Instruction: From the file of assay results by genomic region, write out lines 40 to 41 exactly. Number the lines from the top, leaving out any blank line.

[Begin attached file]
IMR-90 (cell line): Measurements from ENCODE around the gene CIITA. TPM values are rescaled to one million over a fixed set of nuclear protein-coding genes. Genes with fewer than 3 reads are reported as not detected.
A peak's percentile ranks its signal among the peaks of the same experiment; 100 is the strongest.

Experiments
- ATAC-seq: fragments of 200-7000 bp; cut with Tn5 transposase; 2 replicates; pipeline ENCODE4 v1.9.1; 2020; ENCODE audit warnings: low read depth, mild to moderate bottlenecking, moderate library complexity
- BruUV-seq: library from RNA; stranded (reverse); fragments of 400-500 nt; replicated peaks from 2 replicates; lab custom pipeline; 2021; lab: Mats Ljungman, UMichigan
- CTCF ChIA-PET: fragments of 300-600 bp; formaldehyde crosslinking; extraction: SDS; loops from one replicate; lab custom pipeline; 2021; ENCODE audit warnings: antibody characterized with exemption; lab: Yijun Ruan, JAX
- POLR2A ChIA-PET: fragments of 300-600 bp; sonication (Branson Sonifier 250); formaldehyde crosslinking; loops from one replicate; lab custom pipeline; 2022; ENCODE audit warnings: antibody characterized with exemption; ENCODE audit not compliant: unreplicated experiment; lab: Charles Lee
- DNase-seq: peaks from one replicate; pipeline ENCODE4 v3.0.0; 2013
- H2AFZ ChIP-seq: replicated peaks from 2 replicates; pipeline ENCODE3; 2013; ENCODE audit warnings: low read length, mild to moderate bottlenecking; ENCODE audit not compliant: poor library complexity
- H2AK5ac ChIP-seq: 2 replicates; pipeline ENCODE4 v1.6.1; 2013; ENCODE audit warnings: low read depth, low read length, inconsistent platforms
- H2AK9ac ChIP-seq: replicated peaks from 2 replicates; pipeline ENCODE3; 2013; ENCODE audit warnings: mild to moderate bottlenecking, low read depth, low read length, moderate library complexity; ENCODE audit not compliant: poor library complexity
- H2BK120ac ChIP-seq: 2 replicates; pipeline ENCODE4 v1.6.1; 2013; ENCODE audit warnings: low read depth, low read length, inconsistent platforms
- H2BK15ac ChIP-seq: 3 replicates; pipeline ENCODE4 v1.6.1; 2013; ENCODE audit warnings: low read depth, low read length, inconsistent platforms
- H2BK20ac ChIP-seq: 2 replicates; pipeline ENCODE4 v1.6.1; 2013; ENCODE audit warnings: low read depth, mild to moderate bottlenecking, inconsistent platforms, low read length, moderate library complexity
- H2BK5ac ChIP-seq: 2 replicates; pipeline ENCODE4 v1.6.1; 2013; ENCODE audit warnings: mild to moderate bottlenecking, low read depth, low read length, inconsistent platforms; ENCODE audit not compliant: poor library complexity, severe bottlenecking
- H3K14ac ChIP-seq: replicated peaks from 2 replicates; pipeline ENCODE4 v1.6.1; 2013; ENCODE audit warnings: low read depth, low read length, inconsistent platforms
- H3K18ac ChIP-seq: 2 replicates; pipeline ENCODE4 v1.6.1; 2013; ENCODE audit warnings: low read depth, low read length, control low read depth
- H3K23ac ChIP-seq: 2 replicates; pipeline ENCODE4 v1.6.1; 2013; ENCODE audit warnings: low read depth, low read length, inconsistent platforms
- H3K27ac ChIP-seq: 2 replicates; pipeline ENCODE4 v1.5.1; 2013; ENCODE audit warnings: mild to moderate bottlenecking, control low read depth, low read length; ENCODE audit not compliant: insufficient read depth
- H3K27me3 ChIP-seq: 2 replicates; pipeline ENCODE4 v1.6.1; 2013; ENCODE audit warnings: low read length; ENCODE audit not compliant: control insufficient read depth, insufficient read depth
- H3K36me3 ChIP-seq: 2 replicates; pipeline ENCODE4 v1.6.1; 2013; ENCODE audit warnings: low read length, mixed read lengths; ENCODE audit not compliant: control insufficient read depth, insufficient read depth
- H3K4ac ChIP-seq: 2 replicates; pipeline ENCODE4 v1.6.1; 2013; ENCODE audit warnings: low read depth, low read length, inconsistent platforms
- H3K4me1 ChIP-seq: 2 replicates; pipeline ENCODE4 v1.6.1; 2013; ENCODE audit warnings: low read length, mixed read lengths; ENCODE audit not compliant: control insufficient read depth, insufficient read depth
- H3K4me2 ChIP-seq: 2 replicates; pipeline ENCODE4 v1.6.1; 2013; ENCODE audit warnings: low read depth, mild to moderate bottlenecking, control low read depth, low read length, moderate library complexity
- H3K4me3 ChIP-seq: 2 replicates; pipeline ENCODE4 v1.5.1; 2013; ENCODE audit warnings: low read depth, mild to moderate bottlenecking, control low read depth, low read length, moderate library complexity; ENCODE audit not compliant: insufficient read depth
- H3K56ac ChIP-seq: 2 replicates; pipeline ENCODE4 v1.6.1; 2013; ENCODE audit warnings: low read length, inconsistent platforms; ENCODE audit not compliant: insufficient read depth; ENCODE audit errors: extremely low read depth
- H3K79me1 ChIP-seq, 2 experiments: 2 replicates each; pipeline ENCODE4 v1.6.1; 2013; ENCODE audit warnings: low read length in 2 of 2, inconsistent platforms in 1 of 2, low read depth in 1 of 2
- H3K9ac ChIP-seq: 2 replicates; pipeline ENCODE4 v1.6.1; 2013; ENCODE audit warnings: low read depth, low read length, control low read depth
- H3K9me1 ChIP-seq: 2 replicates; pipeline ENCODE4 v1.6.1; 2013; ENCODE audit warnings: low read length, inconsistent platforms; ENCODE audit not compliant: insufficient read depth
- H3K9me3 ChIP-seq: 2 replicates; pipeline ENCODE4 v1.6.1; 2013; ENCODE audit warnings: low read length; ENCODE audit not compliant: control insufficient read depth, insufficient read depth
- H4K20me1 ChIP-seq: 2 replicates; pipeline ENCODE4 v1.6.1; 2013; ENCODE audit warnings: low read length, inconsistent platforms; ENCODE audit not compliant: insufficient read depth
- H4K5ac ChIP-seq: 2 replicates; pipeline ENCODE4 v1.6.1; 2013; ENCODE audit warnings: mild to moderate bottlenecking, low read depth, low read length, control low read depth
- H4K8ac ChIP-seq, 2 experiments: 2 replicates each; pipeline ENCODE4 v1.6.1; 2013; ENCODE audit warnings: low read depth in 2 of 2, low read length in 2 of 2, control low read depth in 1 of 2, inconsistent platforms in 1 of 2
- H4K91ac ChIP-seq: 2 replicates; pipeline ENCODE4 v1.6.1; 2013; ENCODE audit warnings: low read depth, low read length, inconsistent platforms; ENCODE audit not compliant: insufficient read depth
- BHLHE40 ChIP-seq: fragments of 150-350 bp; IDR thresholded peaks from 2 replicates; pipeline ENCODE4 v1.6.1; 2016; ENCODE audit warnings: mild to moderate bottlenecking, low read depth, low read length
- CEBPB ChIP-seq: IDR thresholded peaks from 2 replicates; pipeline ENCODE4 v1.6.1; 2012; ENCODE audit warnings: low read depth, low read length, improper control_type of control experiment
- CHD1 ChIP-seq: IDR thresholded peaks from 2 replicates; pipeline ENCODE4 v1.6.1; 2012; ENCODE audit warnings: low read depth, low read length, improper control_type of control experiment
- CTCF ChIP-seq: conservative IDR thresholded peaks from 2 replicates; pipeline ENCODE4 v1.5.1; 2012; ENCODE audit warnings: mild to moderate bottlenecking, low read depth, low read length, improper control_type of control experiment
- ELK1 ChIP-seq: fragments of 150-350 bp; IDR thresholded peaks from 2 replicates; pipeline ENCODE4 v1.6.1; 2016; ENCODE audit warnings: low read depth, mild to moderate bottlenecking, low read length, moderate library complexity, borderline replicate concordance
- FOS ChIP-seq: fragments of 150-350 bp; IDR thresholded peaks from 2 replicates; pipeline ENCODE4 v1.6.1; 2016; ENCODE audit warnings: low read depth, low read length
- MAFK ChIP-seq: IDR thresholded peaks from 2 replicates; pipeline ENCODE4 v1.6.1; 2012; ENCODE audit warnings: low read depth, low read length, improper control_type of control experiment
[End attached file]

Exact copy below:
- FOS ChIP-seq: fragments of 150-350 bp; IDR thresholded peaks from 2 replicates; pipeline ENCODE4 v1.6.1; 2016; ENCODE audit warnings: low read depth, low read length
- MAFK ChIP-seq: IDR thresholded peaks from 2 replicates; pipeline ENCODE4 v1.6.1; 2012; ENCODE audit warnings: low read depth, low read length, improper control_type of control experiment